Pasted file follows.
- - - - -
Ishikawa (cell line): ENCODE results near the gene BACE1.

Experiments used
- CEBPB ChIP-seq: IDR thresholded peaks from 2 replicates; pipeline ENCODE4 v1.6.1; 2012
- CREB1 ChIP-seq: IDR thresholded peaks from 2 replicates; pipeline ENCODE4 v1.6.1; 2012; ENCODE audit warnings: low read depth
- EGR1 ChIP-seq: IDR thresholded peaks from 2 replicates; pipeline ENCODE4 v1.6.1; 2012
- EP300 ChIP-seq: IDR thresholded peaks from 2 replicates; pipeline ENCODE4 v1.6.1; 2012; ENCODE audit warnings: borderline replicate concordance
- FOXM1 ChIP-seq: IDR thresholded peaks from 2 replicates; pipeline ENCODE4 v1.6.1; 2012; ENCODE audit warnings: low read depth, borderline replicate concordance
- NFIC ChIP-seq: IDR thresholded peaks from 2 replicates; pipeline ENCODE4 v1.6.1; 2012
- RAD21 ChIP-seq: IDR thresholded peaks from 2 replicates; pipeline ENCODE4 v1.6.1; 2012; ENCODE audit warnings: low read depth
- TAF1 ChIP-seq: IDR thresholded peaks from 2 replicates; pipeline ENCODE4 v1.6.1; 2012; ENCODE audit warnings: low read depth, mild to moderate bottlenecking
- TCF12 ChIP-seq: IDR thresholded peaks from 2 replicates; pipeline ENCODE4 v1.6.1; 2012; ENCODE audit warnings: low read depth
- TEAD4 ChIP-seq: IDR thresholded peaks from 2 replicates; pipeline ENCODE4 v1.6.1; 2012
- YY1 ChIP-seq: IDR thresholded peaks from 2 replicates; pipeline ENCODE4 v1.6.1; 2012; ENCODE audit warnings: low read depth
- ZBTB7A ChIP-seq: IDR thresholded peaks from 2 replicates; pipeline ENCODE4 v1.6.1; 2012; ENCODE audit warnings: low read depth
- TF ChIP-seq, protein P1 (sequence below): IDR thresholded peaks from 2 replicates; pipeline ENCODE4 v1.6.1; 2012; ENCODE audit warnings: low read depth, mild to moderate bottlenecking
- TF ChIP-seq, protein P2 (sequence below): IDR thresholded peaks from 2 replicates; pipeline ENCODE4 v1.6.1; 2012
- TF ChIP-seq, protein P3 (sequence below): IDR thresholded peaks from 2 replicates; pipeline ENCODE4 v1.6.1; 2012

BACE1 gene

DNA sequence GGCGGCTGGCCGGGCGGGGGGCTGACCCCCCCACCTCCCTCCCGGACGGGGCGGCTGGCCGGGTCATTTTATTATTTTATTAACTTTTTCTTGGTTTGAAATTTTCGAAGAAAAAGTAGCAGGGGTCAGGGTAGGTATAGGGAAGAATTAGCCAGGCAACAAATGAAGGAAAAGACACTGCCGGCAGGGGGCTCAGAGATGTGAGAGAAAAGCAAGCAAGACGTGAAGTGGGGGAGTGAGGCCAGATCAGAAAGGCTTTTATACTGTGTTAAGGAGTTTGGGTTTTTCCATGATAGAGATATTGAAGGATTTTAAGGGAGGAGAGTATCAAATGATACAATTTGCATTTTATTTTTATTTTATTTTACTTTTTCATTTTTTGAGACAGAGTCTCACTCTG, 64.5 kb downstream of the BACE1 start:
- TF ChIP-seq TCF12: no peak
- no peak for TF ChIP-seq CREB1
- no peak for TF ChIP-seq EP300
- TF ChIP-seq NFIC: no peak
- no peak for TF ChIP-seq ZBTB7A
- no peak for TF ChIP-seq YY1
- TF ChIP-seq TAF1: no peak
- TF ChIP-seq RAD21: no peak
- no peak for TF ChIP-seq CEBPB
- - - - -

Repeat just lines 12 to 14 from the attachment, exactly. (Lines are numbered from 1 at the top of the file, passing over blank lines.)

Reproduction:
- TEAD4 ChIP-seq: IDR thresholded peaks from 2 replicates; pipeline ENCODE4 v1.6.1; 2012
- YY1 ChIP-seq: IDR thresholded peaks from 2 replicates; pipeline ENCODE4 v1.6.1; 2012; ENCODE audit warnings: low read depth
- ZBTB7A ChIP-seq: IDR thresholded peaks from 2 replicates; pipeline ENCODE4 v1.6.1; 2012; ENCODE audit warnings: low read depth